With the sun hitting the trees, we looked hard to find any fish that were willing to bite but not much luck was coming our way. We began to pack up our bottom bouncing rigs and vertical jigging rods in order to make room on the main deck for casting bass gear.

The main lure selections for bass were light colored crankbaits and senkos. We pounded the shores for about an hour before we decided it was too dark. Most of the fish we found were right close to shore or suspending over deep water weed beds.  Although none of the bass were big it was good constant action.

Check out Deep Water Panfish And Shoreline Bass on our YouTube page!

8-23-12 – River Walleye

With summer coming to and end we decided to hit the river to check on the walleye bite.  We have had a productive summer vertical jigging timber and decided to head out early in search of some action.

The weather in the Northeast lately has brought us cool mornings with fog, hardly any rain and warm to hot afternoons;  we knew the fish should be on structure.  As you may have read in earlier posts, our preferred method is jigging, nothing more than a 1/4 to 1/2 once jig tipped with a half of crawler, jigged between the timber in 16 feet of water.

We pulled up to our first spot with high hopes since we hadn’t touched this spots in a few weeks.  The water temp had dropped down to 70, a ten degree difference from three weeks ago.  My second drop of the morning scored me a nice 21″ walleye, a “chunky feller”.  The bar was set high now, with the anticipation that this first fish was only the beginning of a great day of walleye fishing.

We managed to pull a few more decent sized walleye of this first spot but nothing to write home about.  The timber was full of giant rock bass, perch, and the occasional smallmouth.  We made a move to our second spot about a mile up river and into the fog.  First drop, Dylan hooks up but the fish was quicker than him and it wrapped him around some branches pulling the hook.  Fish 1 Dylan 0!  This spot in particular had changed a lot since the previous summer when I first found it.  There was a lot of brush that was on the bottom making it difficult to precisely drop your jig into a potential strike zone.  Our only way of know what was down there was the Humminbird 998c SI unit mounted on the boat which gave us a clear view of what we were working with.  Come to find out that fish on the first drop was the only taker at this location.

As we approached the next spot we found some new timber as the water was clear and the sun was bright. We fished around but the bite was slow. In the end, this spot only produced a nice keeper walleye  and a mixed bag of rockbass and perch.

The time had come to try something new.  We have been pretty regularly catching deep water jumbo perch with a bottom bouncing rig.  We decided to fish some of the deep holes on the bends of the river using this method.  The rig is nothing more than a three-way swivel,  with a 1/2 once bell sinker 18′ below, then a small tall of line off the other three-way with a number 6 octopus hook tipped with a crawler.  Now that I write that it seems like a lot more but it’s really simple.  The presentation is to slowly troll the boat around the edges of the deep holes dragging the rig on the bottom.  Much to our surprise it wasn’t more than five minutes before I hooked into a nice eater walleye, and right after that Dylan hooked into a couple himself.  Now we know that we can catch fish in deep holes with a different presentation on the river, D&B 1, Fish Look out!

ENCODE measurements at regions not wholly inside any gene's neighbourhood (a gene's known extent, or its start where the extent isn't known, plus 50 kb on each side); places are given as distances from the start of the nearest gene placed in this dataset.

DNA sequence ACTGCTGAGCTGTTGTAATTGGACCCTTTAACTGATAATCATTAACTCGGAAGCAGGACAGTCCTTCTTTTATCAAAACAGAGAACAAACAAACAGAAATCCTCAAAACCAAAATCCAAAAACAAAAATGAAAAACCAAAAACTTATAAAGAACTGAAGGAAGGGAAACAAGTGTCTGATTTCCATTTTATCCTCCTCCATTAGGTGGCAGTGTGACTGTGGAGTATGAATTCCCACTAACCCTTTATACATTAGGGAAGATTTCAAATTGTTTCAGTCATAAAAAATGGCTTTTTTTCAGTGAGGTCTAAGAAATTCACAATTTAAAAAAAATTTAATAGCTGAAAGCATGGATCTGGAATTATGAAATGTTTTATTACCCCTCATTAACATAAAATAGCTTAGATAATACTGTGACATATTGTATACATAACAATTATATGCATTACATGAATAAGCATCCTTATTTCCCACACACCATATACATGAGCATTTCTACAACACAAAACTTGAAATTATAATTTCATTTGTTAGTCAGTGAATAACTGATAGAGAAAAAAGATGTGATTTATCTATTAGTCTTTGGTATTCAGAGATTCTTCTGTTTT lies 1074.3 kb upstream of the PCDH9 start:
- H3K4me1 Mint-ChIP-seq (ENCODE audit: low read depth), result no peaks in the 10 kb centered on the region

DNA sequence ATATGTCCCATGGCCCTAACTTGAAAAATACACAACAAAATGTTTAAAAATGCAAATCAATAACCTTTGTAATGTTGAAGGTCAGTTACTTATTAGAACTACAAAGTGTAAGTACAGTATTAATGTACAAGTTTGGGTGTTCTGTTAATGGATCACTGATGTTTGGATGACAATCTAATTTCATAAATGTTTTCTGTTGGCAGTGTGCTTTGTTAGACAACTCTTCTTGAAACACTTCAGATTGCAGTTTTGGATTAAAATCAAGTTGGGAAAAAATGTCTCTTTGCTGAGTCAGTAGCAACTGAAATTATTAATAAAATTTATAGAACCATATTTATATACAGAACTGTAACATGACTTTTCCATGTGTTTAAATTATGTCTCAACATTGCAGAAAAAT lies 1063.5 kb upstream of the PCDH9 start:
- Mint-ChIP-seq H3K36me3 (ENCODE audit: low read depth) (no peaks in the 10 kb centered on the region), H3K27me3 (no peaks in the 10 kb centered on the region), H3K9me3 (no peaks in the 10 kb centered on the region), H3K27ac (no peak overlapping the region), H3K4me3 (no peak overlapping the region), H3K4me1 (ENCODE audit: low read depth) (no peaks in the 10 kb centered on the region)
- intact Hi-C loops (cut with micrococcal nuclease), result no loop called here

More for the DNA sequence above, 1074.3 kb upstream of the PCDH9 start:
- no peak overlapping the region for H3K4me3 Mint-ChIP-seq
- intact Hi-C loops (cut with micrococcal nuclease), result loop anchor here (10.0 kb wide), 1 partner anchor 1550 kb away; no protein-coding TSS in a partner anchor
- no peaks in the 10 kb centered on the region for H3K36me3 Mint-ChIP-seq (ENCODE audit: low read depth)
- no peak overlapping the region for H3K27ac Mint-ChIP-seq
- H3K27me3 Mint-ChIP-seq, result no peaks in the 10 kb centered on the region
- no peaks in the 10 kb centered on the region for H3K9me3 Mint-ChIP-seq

Check out River Walleye on our YouTube page!

After the walleye fishing slowed big time we decided to go jack up some jumbo perch. With a mid day window we thought the fishing would be slow. We were right… We fished for a little over two hours but we kept a few for a dinner!

8-17-12 – Deep Water Perch And Bluegill

With only a few hours in the afternoon to fish before the storm rolled in, we tried our best to make the most of the humid afternoon. Being 1 p.m., our hopes weren’t too high that the fish would be pounding. We hoped at best for a steady but slow bite. The morning is the best bite but with work and all, we did what we could.

Right off, we caught a few decent perch and surprising for this lake some deep water gills. We were targeting a 22-28 foot break along a weed line that has a soft sandy bottom. Being the middle of the day, we suspected that the fish would be holding in the weeds waiting until sunset when the would begin to feeding again.

As we moved around using the trolling motor, we found that the fish were very inactive and that the wind was causing us to have some serious issues. We hit all the usual spots that we know the fish to hold up in. They were there, just not hungry. We kept searching for pods of fish thinking that one might give us some solid action. Picking up a few here and there was frustrating after seeing all the fish on the screen!

After fishing for a few hours and catching a someslab perch, we made a big move to the other end of the lake. The wind was far worse and the fish were more scattered than the place we had just left. We gave it a shot for a bit but quickly decided to move back to the other end of the lake. As we were pulling up our lines I caught this nice bluegill out of 26 feet of water.

As the day wore on, the clouds darkened and we thought we were going to have to head out early. With a little disregard for the distant booms of thunder, the skies cleared back up and the fish turned on. At least for a bit. We caught fish for another hour before the next storm rolled in.

Overall it wasn’t a bad day. We caught a decent number of perch, some big gills, and one good bass. We found that moving the boat with the trolling motor or casting with a slow retrieve got the best results. The fish liked more crawler than you would think could fit on a hook with a little extra dangling!

We got in the truck with only a few minutes to spare before the skies let loose. It rained hard but only for a short bit. Too late, we were already on our way home to get ready for the next adventure.

To see some action from the day, check out Deep Water Perch and Bluegill on our YouTube page.